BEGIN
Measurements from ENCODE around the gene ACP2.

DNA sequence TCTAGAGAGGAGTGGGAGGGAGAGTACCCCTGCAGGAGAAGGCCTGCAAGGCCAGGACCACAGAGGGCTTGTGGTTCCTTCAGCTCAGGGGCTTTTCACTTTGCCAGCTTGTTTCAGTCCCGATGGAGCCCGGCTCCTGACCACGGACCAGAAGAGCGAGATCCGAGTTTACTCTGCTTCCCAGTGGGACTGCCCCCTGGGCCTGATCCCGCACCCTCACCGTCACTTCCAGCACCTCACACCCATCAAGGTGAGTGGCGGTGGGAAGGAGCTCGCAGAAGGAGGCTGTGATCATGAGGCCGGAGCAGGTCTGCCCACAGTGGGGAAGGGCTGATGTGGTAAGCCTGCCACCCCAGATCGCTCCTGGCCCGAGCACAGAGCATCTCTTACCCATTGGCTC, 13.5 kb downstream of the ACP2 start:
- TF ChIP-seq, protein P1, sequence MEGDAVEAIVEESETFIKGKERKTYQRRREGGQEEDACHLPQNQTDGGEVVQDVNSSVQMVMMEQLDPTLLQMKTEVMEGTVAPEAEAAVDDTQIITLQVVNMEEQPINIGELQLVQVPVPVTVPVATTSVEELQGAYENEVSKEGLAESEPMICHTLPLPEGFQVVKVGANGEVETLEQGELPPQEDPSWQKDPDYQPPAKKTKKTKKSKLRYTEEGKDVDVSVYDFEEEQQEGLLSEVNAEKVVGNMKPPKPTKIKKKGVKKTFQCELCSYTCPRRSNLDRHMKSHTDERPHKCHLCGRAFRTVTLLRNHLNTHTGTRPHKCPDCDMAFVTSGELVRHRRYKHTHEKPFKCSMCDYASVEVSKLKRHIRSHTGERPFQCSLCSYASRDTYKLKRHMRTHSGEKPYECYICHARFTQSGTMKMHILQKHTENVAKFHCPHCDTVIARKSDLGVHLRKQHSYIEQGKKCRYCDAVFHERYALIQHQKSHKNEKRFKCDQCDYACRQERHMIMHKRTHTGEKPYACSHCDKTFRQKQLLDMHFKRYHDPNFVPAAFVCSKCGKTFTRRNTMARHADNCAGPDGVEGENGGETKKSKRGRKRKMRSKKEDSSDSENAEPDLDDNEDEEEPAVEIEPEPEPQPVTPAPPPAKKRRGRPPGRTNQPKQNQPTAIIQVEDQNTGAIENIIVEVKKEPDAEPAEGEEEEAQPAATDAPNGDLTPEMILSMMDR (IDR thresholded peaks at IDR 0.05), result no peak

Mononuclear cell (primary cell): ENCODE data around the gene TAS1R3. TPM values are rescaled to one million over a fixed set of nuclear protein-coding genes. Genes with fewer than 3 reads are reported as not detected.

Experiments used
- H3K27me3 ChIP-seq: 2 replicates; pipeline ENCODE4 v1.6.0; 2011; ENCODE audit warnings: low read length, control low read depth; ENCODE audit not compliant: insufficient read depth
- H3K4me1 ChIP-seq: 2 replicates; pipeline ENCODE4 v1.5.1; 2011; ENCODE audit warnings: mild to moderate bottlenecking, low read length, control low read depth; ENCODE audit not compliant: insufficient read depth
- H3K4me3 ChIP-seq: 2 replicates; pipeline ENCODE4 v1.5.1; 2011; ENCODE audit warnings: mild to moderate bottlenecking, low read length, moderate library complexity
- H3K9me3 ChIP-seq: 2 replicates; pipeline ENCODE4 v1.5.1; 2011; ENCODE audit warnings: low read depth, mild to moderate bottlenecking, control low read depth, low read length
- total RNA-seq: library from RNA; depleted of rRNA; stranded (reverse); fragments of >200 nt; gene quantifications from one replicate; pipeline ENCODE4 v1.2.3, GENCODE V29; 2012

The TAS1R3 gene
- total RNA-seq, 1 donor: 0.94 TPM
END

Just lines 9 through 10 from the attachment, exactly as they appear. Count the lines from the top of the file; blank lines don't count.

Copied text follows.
- H3K9me3 ChIP-seq: 2 replicates; pipeline ENCODE4 v1.5.1; 2011; ENCODE audit warnings: low read depth, mild to moderate bottlenecking, control low read depth, low read length
- total RNA-seq: library from RNA; depleted of rRNA; stranded (reverse); fragments of >200 nt; gene quantifications from one replicate; pipeline ENCODE4 v1.2.3, GENCODE V29; 2012